The Way of Perfection
Publisher: Dover Publications
This classic of the interior life and Christian mysticism remains as fresh and inspiring today as it was 400 years ago. Written by a prominent sixteenth-century Spanish mystic and Carmelite nun, it forms a practical guide to prayer that embraces readers with its warmth and accessibility.
St. Teresa of Avila's detailed directions on the achievement of spiritual perfection designate three essentials — fraternal love, detachment from material things, and true humility. She discusses a variety of maxims related to the practice of prayer and concludes with a thought-provoking commentary on the Lord's Prayer. A work of sublime mystical beauty, The Way of Perfection is above all a treatise of utter simplicity that offers lucid instruction to all seekers of a more meaningful way of life.
St. Teresa of Avila was a prominent Spanish mystic, Roman Catholic saint, Carmelite nun and author during the Counter Reformation, and theologian of contemplative life through mental prayer. She was a reformer in the Carmelite Order of her time and the movement she initiated, later joined by Saint John of the Cross, eventually led to the establishment of the Discalced Carmelites, though neither she nor Saint John were alive when the two orders separated.
I delved into this book because I really wanted to know how to pray better; so who better to turn to than one of the great stalwart contemplatives of Carmelite spirituality?
As St. Teresa will tell you, praying well isn’t just about effort and focusing on the right thoughts. First and foremost, it’s about developing various virtues in yourself. The more you work at developing your interior life, on focusing on things like charity, humility, and detachment of worldly things, the better you’ll be able to pray, and the more pleasing your prayers will be to God. St. Teresa starts off by explaining in detail how to develop these three virtues.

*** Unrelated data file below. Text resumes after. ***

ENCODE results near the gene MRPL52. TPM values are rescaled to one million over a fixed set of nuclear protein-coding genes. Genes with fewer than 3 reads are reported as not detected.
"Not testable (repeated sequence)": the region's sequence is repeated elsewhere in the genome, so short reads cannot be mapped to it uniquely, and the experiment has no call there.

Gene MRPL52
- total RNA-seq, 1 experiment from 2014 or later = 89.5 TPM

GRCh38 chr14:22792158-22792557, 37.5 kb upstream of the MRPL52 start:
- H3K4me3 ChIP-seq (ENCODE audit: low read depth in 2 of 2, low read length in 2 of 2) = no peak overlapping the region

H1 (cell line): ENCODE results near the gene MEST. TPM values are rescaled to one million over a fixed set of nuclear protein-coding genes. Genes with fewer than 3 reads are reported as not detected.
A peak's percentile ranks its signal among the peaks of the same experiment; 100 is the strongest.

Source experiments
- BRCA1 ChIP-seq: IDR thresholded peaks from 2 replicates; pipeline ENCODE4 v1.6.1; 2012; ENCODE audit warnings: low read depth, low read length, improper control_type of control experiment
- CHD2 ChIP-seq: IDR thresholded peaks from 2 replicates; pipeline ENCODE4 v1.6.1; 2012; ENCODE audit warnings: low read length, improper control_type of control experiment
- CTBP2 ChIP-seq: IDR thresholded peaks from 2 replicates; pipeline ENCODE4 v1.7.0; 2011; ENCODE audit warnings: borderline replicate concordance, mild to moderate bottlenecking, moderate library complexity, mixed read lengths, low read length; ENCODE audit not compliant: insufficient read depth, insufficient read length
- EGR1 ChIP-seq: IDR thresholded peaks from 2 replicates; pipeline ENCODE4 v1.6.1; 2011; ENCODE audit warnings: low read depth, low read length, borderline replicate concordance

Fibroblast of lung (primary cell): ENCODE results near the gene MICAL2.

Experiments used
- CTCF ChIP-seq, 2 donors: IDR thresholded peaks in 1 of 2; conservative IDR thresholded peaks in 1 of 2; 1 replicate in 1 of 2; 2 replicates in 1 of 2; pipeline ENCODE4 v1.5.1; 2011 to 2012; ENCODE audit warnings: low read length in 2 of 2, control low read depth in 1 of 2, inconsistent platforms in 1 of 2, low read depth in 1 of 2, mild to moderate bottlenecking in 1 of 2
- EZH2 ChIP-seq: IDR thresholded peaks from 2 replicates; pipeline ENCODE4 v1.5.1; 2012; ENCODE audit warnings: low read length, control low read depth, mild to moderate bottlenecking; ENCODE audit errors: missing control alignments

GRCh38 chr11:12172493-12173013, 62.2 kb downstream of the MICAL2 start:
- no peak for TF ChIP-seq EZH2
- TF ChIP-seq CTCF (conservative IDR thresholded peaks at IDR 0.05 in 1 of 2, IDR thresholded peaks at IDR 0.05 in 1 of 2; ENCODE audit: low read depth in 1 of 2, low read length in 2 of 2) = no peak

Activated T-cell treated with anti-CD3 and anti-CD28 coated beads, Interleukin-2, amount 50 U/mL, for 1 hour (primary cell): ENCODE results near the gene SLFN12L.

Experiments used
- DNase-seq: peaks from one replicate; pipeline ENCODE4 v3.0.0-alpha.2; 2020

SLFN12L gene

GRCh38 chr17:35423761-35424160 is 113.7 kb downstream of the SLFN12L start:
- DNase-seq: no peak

One of the other themes St. Teresa talks about is discerning whether to engage in mental prayer like a contemplative, or vocal prayer. This is very important, because people pray differently. For some people, vocal prayer is the ideal way to go. St. Teresa will help you make a decision on this matter.
When it comes to prayer itself, the entire focus is on the Lord’s Prayer – the Our Father. She walks you through a meditation of sorts on each step of the prayer. She has special insights into the depth of the meaning of each line, such as what is meant by “Give us this day our daily bread.” Are we talking about our daily needs, or the Eucharist, or God’s Grace, or all of these things combined?
Also, I highly recommend reading this book with a pen and writing down notes.
For modern people, St. Teresa poses one of the toughest reads there is because her writing style is old-fashioned, and the concepts she expresses are deep and elongated. I had to reread many of her paragraphs to fully grasp what she was communicating. I don’t recommend this book if you’re just dipping your toes into spiritual reading. But I heartily recommend it if you are one of those avid spiritual readers who just can’t get enough of the saints.
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